UNC System Campuses Could See Hike In Student Tuition
Posted February 10, 2006
CHAPEL HILL, N.C. — The University of North Carolina system's budget and finance committee Thursday recommended tuition hikes, ranging from 7 to 22 percent, for all 16 campuses.
"It's hard to swallow when you're a parent of a college-age child and trying to make ends meet," said state employee Jan Paul, who has seen her daughter Caroline's tuition at the University of North Carolina at Wilmington increase over the years.
Next year, UNC-Wilmington's tuition could increase 15 percent.
The UNC Board of Governors has also increased tuition four of the last five years.
Board Chairman Brad Wilson said it is a difficult balance between meeting campus needs and keeping public education affordable.
"It's students' money and parents' money, and we take it seriously," Wilson said.
In five years, the state Legislature has decreased the amount of funding for state campuses. At the same time, enrollment has increased.
While a larger student body is a good thing, Wilson pointed out that it adds to the cost.
"The more students we have, the more faculty we need," Wilson said.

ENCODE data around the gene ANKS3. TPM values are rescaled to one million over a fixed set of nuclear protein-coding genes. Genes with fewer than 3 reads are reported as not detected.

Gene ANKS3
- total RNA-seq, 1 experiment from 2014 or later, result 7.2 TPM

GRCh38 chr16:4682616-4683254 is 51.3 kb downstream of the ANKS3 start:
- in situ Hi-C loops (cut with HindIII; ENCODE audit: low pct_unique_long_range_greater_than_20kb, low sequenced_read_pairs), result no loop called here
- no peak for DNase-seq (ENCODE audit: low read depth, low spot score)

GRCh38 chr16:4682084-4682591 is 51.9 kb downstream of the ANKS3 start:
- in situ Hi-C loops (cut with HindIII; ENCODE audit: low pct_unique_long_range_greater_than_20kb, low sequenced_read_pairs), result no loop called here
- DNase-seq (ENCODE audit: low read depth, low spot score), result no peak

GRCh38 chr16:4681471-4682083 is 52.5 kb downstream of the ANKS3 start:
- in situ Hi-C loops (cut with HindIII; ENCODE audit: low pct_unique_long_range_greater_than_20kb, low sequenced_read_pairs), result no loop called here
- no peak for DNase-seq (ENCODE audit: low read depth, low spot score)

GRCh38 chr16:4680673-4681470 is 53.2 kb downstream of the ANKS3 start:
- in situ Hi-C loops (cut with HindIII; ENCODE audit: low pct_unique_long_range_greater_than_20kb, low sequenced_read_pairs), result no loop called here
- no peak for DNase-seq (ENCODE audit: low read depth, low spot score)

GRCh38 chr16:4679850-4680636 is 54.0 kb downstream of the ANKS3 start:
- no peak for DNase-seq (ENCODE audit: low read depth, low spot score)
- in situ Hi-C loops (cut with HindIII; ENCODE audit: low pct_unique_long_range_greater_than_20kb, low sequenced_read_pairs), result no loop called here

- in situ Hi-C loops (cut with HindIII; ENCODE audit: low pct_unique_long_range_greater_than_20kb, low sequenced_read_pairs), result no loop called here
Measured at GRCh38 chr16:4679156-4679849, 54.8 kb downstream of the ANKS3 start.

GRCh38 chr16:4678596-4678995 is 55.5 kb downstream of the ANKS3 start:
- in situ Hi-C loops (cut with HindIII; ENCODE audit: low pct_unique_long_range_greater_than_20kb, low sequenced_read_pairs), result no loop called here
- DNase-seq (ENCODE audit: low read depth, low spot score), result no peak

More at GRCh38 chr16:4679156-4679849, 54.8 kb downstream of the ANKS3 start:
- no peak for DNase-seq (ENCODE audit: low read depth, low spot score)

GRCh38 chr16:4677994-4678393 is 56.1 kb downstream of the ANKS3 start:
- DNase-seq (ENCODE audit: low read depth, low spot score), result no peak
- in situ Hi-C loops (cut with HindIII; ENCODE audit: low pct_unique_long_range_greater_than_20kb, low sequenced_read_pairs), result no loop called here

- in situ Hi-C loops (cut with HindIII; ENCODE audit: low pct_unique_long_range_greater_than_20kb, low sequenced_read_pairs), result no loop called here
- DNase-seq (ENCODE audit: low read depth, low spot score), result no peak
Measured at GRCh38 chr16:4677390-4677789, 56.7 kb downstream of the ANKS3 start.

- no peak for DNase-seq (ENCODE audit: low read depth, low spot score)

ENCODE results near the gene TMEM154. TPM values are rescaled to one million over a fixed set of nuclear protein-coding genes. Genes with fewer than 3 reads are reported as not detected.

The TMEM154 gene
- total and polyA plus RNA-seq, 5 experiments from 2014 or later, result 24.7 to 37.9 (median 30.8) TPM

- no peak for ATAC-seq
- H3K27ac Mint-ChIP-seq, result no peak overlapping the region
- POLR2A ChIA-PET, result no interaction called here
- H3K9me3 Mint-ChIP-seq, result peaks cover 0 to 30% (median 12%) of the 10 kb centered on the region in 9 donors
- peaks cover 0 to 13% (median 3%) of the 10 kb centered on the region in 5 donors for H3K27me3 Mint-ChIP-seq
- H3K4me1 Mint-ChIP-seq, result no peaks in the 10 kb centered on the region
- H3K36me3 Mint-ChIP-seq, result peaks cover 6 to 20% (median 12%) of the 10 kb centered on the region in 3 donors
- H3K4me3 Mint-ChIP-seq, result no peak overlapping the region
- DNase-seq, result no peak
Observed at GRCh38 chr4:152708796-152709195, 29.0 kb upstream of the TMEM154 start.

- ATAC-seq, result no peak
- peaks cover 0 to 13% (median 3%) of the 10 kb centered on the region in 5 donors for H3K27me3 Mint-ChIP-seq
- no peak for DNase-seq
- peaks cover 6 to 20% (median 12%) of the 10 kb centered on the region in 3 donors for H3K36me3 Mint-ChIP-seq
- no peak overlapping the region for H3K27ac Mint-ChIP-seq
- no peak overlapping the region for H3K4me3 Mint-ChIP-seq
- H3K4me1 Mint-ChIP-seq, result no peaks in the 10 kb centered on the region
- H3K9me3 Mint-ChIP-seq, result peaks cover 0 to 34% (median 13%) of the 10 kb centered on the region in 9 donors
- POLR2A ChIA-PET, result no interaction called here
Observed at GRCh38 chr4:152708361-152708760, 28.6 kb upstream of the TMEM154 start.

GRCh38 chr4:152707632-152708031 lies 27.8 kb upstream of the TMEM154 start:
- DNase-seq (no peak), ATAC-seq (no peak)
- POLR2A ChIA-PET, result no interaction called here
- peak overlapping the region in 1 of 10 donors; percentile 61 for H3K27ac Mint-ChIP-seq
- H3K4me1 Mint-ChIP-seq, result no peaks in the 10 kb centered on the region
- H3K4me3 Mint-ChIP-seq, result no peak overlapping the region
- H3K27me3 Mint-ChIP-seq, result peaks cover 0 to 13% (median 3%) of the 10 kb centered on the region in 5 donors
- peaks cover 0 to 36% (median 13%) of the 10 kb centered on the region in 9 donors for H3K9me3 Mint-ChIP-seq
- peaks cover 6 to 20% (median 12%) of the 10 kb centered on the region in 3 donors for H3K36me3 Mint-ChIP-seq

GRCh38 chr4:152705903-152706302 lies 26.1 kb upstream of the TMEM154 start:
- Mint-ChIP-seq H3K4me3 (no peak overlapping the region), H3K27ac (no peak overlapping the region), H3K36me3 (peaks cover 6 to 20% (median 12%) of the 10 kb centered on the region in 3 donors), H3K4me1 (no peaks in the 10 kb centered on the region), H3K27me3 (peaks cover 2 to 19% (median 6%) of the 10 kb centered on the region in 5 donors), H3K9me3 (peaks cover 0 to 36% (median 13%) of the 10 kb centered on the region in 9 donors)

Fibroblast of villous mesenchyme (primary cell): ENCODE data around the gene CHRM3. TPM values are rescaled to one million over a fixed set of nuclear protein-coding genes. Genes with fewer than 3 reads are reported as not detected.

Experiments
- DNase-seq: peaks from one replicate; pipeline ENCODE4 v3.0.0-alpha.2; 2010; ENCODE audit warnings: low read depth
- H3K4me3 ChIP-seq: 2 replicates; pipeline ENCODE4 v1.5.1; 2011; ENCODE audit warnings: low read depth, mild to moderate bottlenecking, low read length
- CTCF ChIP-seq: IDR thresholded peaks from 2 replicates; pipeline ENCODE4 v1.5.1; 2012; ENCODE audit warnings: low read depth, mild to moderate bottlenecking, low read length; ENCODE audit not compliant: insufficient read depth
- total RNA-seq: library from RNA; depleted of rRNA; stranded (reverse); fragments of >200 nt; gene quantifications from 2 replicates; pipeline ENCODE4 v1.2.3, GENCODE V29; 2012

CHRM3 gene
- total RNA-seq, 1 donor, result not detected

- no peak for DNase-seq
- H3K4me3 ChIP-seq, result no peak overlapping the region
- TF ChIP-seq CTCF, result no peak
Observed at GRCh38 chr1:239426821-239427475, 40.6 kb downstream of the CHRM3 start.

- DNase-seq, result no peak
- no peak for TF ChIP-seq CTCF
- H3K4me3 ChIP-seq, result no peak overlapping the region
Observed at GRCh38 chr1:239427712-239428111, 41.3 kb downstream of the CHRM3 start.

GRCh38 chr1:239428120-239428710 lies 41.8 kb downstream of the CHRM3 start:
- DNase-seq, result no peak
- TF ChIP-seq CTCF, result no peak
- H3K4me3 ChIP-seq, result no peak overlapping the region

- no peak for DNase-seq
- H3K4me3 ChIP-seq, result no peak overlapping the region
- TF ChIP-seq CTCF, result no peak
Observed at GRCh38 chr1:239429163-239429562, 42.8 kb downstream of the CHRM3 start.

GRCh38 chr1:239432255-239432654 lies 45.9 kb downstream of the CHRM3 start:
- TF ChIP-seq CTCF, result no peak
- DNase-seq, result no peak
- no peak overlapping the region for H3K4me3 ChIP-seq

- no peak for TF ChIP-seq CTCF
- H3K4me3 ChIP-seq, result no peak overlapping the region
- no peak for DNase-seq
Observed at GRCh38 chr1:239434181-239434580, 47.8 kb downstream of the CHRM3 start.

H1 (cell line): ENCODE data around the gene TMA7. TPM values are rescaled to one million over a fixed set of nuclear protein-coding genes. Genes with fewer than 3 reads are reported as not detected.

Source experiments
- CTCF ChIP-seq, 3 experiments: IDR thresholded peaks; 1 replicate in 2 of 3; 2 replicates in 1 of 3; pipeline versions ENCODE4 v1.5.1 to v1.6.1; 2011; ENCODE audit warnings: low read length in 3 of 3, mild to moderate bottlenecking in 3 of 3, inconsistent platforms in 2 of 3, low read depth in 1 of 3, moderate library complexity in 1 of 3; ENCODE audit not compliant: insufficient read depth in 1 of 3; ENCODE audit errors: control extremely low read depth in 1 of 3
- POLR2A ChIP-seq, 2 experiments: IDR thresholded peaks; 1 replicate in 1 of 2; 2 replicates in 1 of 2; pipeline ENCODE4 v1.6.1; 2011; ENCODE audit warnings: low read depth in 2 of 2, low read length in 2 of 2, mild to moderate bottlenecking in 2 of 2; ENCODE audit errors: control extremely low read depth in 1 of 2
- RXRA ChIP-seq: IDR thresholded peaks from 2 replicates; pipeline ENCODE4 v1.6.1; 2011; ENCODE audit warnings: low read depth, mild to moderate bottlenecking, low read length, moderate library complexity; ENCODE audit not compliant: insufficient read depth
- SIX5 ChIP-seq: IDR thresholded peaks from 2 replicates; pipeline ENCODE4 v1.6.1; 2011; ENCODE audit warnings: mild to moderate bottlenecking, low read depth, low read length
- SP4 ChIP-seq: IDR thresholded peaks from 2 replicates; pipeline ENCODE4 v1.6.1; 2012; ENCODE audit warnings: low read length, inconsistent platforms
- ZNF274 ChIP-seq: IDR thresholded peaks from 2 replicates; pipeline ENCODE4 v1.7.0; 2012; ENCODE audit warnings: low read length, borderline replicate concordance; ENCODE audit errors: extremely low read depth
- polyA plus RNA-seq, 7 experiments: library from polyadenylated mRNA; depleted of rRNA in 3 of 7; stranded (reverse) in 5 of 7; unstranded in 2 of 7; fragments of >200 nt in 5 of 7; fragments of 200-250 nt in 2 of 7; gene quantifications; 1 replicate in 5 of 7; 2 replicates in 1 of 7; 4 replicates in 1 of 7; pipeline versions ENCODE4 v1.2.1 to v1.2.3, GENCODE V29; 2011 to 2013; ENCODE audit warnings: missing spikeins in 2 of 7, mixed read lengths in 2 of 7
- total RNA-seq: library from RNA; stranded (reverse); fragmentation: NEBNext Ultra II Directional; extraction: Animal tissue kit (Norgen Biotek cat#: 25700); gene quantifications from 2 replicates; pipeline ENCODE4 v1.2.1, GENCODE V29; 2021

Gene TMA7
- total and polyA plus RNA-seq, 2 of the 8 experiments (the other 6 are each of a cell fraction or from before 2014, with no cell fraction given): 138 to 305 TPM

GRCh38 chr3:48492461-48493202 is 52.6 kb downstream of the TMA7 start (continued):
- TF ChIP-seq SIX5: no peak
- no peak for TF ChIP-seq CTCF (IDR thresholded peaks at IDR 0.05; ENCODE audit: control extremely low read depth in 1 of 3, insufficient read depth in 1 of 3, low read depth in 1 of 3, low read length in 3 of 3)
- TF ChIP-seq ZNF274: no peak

About 39 percent of the tuition increase would go to faculty salaries, but that doesn't mean each professor will get a big raise.
Ultimately, each campus determines exactly how the money will be spent. Some may use it to hire more professors, while others may use it to bolster the pay of longtime professors' salaries to match market rate.
While most parents don't like the tuition increase, Paul said she tries to look at it as an investment.
"If you look at the cost of a private education, and the quality and cost of a public education, there's not a lot to complain about," she said.
Depending on the campus, at least 40 percent of the tuition increase goes to financial aid to make sure students who can't afford the hikes aren't affected by them.
The Board of Governors was scheduled to vote on the tuition proposals Friday morning.